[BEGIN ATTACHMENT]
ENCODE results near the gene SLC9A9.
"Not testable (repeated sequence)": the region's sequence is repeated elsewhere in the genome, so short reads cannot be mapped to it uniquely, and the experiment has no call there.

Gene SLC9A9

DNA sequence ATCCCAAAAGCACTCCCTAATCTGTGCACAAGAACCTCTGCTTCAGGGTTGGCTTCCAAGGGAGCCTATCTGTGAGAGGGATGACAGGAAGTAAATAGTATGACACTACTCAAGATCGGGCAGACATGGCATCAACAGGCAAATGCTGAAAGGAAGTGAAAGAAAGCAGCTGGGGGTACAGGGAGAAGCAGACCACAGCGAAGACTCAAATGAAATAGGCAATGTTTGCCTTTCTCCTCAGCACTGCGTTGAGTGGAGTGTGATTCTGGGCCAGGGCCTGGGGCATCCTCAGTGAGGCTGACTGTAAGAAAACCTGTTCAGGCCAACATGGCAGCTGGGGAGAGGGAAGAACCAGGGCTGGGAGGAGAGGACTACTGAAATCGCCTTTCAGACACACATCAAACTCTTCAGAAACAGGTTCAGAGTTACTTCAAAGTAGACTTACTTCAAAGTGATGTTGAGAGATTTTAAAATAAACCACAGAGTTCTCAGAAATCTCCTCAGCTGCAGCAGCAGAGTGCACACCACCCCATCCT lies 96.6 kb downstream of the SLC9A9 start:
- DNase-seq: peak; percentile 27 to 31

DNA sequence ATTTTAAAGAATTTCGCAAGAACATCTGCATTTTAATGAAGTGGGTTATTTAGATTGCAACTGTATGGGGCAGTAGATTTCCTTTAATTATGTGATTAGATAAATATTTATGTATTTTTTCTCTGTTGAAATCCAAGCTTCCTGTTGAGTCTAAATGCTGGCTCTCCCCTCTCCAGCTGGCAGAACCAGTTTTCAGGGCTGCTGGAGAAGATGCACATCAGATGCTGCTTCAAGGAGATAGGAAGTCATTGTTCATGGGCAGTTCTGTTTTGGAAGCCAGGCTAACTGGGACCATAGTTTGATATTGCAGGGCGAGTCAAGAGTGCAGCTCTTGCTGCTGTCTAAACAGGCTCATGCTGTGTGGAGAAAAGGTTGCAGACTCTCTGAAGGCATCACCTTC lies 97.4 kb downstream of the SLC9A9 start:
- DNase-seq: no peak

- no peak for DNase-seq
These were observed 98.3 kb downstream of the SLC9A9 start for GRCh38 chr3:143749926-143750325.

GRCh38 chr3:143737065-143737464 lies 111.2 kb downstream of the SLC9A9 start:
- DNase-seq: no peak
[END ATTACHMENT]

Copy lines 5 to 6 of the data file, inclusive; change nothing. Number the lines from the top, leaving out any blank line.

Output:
- DNase-seq: peak; percentile 27 to 31

DNA sequence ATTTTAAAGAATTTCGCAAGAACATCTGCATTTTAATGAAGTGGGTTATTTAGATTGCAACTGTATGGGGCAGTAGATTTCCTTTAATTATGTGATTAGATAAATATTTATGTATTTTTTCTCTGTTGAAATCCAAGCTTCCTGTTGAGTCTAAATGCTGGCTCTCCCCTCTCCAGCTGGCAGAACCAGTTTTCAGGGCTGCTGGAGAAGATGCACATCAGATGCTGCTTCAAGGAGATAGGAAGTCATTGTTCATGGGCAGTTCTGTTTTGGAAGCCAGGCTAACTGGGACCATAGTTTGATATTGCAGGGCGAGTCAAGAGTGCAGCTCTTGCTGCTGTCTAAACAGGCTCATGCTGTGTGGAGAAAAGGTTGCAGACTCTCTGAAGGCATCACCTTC lies 97.4 kb downstream of the SLC9A9 start: